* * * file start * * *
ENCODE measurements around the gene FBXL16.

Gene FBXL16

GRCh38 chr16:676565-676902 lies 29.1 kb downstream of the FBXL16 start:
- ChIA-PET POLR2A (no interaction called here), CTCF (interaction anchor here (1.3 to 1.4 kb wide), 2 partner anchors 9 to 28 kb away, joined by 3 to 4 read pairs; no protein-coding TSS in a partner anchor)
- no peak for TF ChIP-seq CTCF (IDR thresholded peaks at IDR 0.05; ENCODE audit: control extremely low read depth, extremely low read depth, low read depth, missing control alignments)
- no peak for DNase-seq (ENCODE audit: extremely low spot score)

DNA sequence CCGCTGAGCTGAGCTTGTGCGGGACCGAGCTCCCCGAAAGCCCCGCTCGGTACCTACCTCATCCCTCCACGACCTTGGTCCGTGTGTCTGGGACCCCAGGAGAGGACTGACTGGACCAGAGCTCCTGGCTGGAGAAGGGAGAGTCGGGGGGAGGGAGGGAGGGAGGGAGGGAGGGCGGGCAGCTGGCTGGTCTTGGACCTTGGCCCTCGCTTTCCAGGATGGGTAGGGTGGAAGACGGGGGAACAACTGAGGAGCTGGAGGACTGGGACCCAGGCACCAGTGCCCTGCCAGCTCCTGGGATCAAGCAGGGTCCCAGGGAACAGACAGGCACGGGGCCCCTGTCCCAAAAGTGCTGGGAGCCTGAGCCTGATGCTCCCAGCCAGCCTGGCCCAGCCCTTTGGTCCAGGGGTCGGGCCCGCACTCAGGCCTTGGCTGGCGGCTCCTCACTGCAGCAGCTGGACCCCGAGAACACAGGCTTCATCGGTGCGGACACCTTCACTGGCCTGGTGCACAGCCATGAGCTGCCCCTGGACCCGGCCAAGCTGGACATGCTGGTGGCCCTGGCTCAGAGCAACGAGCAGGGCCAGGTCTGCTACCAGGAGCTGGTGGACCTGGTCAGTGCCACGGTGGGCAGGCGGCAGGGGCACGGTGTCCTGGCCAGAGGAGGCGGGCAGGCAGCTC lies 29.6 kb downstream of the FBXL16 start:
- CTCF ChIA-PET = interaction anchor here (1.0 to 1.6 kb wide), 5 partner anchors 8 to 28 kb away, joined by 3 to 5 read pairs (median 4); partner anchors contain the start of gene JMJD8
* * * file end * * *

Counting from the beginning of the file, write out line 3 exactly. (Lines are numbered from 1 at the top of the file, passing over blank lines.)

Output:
GRCh38 chr16:676565-676902 lies 29.1 kb downstream of the FBXL16 start: